Not only does working remotely help my work productivity, but it helps me at home, too. A lunch break could mean doing dishes, and an afternoon break could mean a quick ride on the lawn mower.
Working from home cuts down on travel time, which means I’m at my desk and working as soon as I’m ready. It’s great for those early morning hours of work when the world is still quiet. I love that early productivity.
Since starting my remote-work life, I’ve found more creativity. I love creating podcasts, articles, videos, and other creative media.
I’m not sure if it’s the home office, the general love of what I do, or something else, but the creativity I’ve found has been fantastic.
Despite all the benefits, I do miss those impromptu brainstorming sessions that come with working among my colleagues.
One way to balance this is to create working time with others, with a group simply dialing into a video room together. Even though structured creative time doesn’t have the same dopamine effect as an unexpected session used to, it still helps me.
I thought once my partner and I worked in our home together, we’d have lunch together all the time. Goodness, was I wrong. We both stay busy enough that our lunch times don’t often match up. However, we do get to coordinate lunch content. Whether we’re having sandwiches, salad, or something else, one of us will prepare it for both of us and we can then eat separately.
I’m sure we talked about our jobs before we spent all of our time in the same 1,000 square feet. But now that we’re in such proximity for so long, and no one else is around, we talk about our jobs more.
I love that I know more about my partner’s work than I did a few years ago. Understanding more of what she does helps build a connection, and it’s taught me to listen better.
We definitely work in different worlds. She’s in numbers and financials, while I’m in marketing and HubSpot. But I love that I know more about her work than I would if we were in different offices and only talked while rushing out the door in the mornings and at dinner.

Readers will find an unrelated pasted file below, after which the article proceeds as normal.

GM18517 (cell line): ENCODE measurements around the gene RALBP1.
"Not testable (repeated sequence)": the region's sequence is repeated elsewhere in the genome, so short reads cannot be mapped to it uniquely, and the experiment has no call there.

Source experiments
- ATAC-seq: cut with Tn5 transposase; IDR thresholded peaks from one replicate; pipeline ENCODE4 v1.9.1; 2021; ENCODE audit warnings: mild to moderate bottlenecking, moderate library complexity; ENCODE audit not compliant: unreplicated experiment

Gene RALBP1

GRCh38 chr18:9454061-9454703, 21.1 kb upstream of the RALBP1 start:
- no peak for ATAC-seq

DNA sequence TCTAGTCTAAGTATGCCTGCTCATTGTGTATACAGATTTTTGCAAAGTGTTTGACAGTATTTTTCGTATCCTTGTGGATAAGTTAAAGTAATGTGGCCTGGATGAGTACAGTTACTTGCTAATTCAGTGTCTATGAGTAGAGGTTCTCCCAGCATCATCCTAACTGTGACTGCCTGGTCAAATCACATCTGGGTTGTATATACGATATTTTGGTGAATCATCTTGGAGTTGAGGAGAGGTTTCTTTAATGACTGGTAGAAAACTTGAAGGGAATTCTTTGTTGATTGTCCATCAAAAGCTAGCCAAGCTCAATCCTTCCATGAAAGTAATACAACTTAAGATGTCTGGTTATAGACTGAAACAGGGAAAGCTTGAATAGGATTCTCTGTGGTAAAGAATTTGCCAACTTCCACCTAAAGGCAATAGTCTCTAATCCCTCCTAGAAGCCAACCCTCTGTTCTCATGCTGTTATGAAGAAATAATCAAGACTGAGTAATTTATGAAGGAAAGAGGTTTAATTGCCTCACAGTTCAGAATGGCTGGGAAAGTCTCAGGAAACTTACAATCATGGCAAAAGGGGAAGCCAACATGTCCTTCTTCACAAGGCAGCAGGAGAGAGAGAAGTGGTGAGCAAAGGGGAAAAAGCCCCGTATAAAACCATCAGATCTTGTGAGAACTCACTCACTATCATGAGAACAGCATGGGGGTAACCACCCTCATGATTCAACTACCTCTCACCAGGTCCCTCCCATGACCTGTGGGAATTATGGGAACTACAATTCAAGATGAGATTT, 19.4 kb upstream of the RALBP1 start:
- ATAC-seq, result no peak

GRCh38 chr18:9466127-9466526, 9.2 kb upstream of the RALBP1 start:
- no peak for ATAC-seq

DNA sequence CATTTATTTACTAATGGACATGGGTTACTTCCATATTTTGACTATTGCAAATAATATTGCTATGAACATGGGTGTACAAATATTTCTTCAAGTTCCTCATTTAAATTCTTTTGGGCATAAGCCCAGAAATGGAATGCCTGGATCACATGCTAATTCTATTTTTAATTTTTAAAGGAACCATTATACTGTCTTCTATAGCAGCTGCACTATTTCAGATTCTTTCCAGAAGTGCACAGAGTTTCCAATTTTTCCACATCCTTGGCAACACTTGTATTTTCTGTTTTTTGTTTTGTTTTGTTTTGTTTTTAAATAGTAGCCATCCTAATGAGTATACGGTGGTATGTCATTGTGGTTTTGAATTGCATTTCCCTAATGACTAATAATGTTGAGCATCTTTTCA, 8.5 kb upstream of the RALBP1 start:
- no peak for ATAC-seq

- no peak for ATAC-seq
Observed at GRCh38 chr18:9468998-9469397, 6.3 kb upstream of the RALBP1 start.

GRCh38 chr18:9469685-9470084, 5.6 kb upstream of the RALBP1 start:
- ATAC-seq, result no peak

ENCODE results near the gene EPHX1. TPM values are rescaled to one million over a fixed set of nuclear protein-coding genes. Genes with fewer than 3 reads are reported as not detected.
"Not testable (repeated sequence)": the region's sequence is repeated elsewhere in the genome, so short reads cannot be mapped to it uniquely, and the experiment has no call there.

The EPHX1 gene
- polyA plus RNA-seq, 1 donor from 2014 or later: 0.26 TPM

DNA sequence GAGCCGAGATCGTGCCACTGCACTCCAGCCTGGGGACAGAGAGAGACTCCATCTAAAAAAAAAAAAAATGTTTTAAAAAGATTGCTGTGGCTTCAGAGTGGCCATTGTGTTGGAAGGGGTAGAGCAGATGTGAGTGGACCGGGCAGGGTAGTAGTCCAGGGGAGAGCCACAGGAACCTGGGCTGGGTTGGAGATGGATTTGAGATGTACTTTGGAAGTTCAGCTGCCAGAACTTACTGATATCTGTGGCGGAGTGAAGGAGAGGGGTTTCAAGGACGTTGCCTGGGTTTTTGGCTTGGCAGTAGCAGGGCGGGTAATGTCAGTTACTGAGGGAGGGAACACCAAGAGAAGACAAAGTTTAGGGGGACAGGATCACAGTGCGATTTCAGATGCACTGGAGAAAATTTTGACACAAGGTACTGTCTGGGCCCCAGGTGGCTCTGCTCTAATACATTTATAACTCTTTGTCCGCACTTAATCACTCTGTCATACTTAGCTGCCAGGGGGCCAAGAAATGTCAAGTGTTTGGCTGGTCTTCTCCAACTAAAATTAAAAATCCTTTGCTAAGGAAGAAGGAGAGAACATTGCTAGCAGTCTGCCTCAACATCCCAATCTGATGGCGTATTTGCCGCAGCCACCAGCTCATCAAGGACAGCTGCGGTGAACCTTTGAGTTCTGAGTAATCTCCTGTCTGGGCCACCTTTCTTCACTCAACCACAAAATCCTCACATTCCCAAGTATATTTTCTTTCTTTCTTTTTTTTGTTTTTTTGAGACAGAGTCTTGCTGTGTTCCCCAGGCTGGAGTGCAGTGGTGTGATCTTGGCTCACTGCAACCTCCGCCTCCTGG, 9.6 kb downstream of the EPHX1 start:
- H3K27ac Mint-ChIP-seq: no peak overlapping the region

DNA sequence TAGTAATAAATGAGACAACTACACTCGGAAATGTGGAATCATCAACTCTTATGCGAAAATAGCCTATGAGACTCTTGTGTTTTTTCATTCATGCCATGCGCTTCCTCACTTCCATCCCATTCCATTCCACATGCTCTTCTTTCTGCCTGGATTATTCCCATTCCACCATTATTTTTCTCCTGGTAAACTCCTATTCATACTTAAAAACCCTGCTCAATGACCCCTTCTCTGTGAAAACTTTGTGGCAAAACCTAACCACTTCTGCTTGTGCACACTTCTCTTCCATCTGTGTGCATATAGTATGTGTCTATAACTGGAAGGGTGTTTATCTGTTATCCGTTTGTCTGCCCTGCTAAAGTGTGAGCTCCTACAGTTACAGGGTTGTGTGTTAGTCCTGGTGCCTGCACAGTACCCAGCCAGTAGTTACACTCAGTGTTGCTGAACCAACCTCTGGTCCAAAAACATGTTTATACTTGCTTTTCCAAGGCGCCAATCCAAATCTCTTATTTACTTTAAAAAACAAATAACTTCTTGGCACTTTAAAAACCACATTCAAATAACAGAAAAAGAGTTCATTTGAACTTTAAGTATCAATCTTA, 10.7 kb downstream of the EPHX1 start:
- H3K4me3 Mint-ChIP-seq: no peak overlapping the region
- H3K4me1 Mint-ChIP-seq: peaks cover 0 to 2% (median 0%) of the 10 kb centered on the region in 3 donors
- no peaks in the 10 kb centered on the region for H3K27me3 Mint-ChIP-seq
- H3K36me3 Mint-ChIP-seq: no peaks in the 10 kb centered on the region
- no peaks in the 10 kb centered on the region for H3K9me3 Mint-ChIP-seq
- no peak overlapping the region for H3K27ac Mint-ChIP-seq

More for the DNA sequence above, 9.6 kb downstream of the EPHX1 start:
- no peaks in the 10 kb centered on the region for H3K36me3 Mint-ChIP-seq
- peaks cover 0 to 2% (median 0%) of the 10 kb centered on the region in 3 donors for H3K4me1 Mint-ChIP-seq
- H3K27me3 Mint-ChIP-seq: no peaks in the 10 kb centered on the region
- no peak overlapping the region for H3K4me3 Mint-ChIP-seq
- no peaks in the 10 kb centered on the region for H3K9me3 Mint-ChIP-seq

Our kids are teenagers, so let’s first acknowledge that they don’t want much to do with me. However, over the years I’ve been able to be here when they’re sick, during spring or summer break, and before and after school has been incredible.
Both my kids know I’m here for them at the drop of a hat. Sometimes we’ll have lunch together. Sometimes I’m available to run one of them to an appointment or show up for a school event. While some of that could be possible even with an office job, the flexibility that comes with remote work means I have additional understanding from my company — and I love it.
Bonus: Both children know that it’s possible to build the life you want and not be tied to a cubicle. We’re both showing them that they can work toward a life they want. I love that, too.
Almost daily, my partner and I trade texts about cat math. We have two cats, Max and Mocha, and each of us has a cat hammock near our desks. Some days cat math is equal. Other days (the best days), I win.
But I can tell you this: being around our pets is amazing. Those days that Max busts in and flops on my lap while I’m writing are awesome. I believe being able to sit and pet our cats anytime we need absolutely adds life to our days.
Do you work remotely? While I love working from home, I’m looking forward to being co-mote and working from anywhere. If that’s you, what’s your advice?
What are some of the most important lessons you've learned if you work from home?